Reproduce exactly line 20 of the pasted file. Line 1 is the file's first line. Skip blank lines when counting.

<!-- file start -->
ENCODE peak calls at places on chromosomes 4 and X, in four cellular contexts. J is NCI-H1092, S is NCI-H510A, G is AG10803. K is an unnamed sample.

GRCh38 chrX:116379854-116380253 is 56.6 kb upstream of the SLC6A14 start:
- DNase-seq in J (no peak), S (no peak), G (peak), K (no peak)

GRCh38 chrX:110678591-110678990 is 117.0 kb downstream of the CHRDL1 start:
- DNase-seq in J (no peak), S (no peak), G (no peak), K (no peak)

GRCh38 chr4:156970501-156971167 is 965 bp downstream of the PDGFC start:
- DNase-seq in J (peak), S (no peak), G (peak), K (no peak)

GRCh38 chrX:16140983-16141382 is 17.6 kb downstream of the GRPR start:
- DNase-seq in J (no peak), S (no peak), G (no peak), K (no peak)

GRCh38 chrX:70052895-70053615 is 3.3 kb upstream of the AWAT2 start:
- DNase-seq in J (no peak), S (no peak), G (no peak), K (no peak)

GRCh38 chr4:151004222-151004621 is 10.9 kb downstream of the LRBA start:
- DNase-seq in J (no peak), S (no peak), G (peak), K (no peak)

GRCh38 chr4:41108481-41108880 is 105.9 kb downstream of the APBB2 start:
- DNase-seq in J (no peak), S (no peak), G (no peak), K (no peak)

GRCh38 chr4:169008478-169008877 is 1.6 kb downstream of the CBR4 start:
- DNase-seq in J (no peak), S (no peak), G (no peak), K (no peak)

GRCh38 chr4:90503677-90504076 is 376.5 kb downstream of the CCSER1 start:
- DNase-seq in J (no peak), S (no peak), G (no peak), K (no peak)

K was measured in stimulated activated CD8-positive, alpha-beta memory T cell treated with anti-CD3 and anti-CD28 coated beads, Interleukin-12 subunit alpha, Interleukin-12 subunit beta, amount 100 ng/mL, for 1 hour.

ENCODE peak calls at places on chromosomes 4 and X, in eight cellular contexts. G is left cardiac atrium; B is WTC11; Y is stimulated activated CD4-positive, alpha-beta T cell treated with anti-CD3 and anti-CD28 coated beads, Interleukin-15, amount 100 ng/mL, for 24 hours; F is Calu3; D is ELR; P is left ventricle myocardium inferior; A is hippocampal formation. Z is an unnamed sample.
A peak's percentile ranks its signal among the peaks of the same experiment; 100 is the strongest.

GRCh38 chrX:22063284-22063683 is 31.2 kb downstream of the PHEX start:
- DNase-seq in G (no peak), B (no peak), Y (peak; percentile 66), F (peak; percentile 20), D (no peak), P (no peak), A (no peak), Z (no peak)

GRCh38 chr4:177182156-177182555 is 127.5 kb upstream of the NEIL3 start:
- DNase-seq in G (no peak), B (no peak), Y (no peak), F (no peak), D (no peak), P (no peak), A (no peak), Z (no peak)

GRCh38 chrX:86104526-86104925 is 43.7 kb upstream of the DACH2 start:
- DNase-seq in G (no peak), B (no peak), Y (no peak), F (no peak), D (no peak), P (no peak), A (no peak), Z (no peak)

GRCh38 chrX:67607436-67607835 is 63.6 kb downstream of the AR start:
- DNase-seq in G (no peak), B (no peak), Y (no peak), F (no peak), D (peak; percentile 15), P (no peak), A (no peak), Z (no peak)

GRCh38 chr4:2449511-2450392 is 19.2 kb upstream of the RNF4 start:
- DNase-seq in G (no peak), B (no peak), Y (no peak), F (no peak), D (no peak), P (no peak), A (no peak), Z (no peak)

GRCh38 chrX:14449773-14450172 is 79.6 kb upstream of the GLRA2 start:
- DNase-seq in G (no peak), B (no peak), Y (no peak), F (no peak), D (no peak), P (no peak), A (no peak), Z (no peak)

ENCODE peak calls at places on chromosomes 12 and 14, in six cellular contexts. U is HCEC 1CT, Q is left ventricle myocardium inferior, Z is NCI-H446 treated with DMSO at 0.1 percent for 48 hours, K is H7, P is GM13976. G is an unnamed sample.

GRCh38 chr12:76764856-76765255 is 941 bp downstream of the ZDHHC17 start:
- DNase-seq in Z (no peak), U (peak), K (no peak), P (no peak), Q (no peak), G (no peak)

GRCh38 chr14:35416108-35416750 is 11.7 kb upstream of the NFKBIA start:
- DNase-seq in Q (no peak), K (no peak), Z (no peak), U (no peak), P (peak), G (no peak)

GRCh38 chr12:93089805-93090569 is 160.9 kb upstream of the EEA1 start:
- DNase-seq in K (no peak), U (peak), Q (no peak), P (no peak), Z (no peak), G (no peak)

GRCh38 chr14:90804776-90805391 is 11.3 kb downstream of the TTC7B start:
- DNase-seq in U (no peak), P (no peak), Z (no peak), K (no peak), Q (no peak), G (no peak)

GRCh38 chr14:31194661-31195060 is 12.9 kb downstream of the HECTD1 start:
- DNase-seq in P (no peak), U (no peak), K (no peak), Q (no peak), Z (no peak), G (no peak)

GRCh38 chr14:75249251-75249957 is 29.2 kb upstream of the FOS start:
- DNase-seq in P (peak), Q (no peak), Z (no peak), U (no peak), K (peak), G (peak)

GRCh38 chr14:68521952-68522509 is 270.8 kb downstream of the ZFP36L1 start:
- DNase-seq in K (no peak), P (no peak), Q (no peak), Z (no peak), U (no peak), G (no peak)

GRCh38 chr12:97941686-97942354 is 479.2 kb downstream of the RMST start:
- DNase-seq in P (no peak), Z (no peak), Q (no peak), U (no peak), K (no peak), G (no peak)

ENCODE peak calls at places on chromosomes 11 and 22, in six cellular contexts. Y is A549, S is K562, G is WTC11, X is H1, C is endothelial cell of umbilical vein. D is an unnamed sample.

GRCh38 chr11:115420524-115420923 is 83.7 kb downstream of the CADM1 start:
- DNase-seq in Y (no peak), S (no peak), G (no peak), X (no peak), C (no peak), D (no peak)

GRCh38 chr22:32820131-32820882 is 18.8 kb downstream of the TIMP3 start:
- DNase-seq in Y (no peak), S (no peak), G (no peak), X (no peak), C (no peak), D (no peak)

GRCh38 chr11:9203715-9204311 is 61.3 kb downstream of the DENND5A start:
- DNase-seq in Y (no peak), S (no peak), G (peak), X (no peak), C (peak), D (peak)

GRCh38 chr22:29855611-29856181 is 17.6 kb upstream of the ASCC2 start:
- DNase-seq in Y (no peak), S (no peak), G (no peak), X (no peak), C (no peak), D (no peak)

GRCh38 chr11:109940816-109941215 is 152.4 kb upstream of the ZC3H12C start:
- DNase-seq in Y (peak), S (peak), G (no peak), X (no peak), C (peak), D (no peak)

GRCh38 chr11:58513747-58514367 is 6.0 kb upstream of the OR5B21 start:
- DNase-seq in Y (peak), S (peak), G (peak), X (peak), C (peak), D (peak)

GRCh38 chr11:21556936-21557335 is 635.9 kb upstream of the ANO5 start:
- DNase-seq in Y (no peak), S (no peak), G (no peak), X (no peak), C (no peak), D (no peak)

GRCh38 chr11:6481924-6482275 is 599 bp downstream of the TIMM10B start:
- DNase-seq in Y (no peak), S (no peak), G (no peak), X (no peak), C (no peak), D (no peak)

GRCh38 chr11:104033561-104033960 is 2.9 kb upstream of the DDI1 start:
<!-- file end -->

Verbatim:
K was measured in stimulated activated CD8-positive, alpha-beta memory T cell treated with anti-CD3 and anti-CD28 coated beads, Interleukin-12 subunit alpha, Interleukin-12 subunit beta, amount 100 ng/mL, for 1 hour.